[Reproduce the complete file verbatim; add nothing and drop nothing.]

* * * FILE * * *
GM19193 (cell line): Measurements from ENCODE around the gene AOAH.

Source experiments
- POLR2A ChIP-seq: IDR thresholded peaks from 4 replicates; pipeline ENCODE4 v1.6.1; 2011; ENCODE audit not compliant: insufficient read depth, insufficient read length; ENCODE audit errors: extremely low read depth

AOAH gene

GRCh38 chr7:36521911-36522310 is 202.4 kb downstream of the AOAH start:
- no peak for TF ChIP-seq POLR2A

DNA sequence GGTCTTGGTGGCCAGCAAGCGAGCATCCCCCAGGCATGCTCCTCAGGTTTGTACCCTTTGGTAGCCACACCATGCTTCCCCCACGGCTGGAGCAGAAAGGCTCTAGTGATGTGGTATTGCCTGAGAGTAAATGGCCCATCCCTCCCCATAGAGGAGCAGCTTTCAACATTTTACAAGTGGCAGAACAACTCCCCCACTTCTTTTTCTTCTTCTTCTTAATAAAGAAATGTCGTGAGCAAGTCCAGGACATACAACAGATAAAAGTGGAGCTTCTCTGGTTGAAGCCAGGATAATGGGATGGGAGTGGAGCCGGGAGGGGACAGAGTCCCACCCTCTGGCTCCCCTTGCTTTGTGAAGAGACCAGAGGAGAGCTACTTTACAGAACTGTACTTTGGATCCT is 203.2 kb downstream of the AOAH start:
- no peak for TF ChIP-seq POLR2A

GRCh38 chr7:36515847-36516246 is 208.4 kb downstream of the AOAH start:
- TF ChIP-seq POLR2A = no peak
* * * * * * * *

GM19193 (cell line): Measurements from ENCODE around the gene AOAH.

Source experiments
- POLR2A ChIP-seq: IDR thresholded peaks from 4 replicates; pipeline ENCODE4 v1.6.1; 2011; ENCODE audit not compliant: insufficient read depth, insufficient read length; ENCODE audit errors: extremely low read depth

AOAH gene

GRCh38 chr7:36521911-36522310 is 202.4 kb downstream of the AOAH start:
- no peak for TF ChIP-seq POLR2A

DNA sequence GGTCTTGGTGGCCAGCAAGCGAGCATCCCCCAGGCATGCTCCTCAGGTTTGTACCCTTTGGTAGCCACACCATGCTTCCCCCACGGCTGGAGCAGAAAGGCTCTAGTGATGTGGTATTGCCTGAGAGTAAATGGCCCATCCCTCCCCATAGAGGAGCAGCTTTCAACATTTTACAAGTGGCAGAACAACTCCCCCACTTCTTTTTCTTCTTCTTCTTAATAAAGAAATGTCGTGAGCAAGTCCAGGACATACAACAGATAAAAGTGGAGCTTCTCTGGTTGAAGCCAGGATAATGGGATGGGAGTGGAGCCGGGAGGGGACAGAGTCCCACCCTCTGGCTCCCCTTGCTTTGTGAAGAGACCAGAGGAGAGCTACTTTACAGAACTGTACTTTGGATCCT is 203.2 kb downstream of the AOAH start:
- no peak for TF ChIP-seq POLR2A

GRCh38 chr7:36515847-36516246 is 208.4 kb downstream of the AOAH start:
- TF ChIP-seq POLR2A = no peak